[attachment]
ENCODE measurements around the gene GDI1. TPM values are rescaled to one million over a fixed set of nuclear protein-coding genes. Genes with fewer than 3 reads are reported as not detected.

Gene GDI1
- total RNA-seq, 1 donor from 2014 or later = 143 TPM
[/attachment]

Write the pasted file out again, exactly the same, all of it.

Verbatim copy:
ENCODE measurements around the gene GDI1. TPM values are rescaled to one million over a fixed set of nuclear protein-coding genes. Genes with fewer than 3 reads are reported as not detected.

Gene GDI1
- total RNA-seq, 1 donor from 2014 or later = 143 TPM